The adults she comes across on her journey are just who she needs in her life at this time. They don't treat her as if she is broken or try to fix her, they just love her. As a result of that one thing, each person is changed. As I was reading I tried t

    This was a very quick read that I thoroughly enjoyed! The things Rydr has endured in her short life are enough to break most people but she has managed to come through strong and good. She is smart and has a tenacity about her that is inspiring.

    The adults she comes across on her journey are just who she needs in her life at this time. They don't treat her as if she is broken or try to fix her, they just love her. As a result of that one thing, each person is changed. As I was reading I tried to put myself in the place of the different adults and wondered if I would respond the same way they did. I am pretty sure I would have tried to fix and probably would have coddled her. This story gave me an opportunity to see things in a different way and I am grateful for that.

  • Becky
    Feb 25, 2017

    Ryder is taking a train trip to her new home in Chicago after her grandmother has died.

    I enjoyed this book much more than I expected. After a slightly slow start, I couldn't put it down. Ryder goes through such an arc from beginning to end thanks to the people she meets along the way. At first I was a little annoyed by her constant search for money, but gosh, that was her life. The kid needed to eat and she was ambitious in finding ways to do so, and in her own way, too proud to admit how hungry

    Ryder is taking a train trip to her new home in Chicago after her grandmother has died.

    I enjoyed this book much more than I expected. After a slightly slow start, I couldn't put it down. Ryder goes through such an arc from beginning to end thanks to the people she meets along the way. At first I was a little annoyed by her constant search for money, but gosh, that was her life. The kid needed to eat and she was ambitious in finding ways to do so, and in her own way, too proud to admit how hungry and needy she was. A great coming of age story in a small volume that can be quickly devoured.

  • Meredith
    Feb 24, 2017

    Editors, take note: You CAN publish a solid middle-grade novel full of complex characters and situations that is LESS THAN 200 PAGES. I laughed, I cried. Held back a star for a couple of scenes that stretched the definition of "realistic" fiction.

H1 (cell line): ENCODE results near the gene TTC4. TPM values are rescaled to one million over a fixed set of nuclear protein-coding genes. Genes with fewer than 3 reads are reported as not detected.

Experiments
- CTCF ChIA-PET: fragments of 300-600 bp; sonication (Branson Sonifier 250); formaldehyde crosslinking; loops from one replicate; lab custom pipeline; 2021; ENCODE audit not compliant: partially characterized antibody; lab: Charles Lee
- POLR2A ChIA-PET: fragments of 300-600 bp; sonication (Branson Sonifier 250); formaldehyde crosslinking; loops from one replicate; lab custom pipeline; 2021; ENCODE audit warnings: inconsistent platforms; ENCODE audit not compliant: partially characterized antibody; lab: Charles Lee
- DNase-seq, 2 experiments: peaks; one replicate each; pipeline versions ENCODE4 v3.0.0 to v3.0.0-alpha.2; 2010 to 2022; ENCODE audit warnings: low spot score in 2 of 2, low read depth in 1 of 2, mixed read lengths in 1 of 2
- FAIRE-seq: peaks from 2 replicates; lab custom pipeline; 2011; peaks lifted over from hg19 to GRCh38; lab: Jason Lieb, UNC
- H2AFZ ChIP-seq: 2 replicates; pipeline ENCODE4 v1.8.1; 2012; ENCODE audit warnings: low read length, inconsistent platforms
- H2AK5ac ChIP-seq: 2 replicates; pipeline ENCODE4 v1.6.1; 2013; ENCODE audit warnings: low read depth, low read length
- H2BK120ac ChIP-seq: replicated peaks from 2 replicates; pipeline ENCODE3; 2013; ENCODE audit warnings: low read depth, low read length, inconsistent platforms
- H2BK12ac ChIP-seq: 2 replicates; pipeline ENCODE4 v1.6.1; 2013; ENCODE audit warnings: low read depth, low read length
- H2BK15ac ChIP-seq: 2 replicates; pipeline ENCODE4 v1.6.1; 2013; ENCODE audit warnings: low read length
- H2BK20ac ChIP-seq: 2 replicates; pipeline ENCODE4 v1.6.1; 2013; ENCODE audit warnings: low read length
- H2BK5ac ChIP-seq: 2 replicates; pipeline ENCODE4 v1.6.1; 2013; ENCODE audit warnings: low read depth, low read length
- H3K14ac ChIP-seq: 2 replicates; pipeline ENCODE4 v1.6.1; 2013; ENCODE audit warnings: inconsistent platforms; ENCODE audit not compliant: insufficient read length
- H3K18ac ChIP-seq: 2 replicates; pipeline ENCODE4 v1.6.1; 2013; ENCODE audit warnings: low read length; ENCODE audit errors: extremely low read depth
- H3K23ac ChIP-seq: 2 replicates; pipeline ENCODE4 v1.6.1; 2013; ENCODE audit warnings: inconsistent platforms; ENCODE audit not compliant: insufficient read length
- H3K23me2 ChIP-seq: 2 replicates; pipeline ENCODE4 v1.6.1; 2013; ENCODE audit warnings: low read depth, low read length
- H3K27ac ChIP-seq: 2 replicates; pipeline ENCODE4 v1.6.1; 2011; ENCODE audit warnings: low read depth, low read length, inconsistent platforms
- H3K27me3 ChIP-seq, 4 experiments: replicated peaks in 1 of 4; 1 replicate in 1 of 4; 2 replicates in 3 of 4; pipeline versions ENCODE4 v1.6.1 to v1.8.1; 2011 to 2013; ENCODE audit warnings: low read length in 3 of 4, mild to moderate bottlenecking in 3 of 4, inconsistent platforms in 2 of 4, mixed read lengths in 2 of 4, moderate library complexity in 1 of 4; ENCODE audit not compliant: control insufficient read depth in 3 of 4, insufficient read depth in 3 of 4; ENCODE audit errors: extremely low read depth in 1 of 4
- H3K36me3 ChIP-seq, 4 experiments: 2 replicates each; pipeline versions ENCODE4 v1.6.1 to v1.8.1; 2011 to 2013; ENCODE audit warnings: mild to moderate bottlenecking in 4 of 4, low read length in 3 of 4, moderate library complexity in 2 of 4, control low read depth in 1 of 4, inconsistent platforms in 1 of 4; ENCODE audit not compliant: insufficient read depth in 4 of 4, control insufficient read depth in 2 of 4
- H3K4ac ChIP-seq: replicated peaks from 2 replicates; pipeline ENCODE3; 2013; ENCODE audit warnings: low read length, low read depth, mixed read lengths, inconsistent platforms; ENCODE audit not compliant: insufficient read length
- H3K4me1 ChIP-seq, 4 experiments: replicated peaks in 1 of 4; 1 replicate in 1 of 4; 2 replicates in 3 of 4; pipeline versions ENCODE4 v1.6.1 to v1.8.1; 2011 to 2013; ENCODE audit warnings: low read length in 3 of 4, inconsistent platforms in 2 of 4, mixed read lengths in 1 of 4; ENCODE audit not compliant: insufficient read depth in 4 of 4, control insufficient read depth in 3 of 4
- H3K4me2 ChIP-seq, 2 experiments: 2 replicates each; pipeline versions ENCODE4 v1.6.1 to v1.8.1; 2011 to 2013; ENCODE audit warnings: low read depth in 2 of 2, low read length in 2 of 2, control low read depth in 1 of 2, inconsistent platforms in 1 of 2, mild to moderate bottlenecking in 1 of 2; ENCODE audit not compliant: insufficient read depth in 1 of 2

p. 32: "Everything here looks crazy, like it was drawn by Dr. Seuss. The plants and rocks, especially in the desert, look like they're from beneath the sea. They look like they were drawn to be silly."

    p. 90: "My timeline stretches behind me, a chart of

    Editors, take note: You CAN publish a solid middle-grade novel full of complex characters and situations that is LESS THAN 200 PAGES. I laughed, I cried. Held back a star for a couple of scenes that stretched the definition of "realistic" fiction.

    p. 32: "Everything here looks crazy, like it was drawn by Dr. Seuss. The plants and rocks, especially in the desert, look like they're from beneath the sea. They look like they were drawn to be silly."

    p. 90: "My timeline stretches behind me, a chart of other people's mistakes and bad choices and sadness that put me in this seat on this train on this night."

    p. 95: "I've never heard or seen the word but I'm sure I've felt it. The whole thing is like something I've always felt but could never understand."

    p. 145: "Even before she died, I was always a motherless child"

  • Steph
    Feb 24, 2017

    Once in awhile I pick up an unassuming middle grade novel and can't put it down; the kind that I lay in bed and think about and have to get up at 2am to keep reading. And when I turn the last page of a book like that I grin and calm myself from allllllll the feelings and think about it and how it's changed me. These characters... I needed them as much as Rydr needed them; Neal, Dorothea, Carlos, and even Tenderchunks.

    I can truly say I will never forget this book. Thank you, Mr. Mosier, for shar

    Once in awhile I pick up an unassuming middle grade novel and can't put it down; the kind that I lay in bed and think about and have to get up at 2am to keep reading. And when I turn the last page of a book like that I grin and calm myself from allllllll the feelings and think about it and how it's changed me. These characters... I needed them as much as Rydr needed them; Neal, Dorothea, Carlos, and even Tenderchunks.

    I can truly say I will never forget this book. Thank you, Mr. Mosier, for sharing your beautiful story.

    --•--•--•--•--•--•--•--•--•--•--•--•--•--

    " Carlos shifts in his seat. He folds his hands on the table before him, and leans toward me. 'What will the little leaf do when it's cast to the wind?'

    I shrug. 'It'll try to fly.'

    'And what will the little fruit do if it falls to earth?'

    It's almost unbearably nice for him to wonder, to ask. 'It'll hit the ground running.' "

  • Boni
    Feb 26, 2017

    Beautifully written, heartbreaking, wonderful.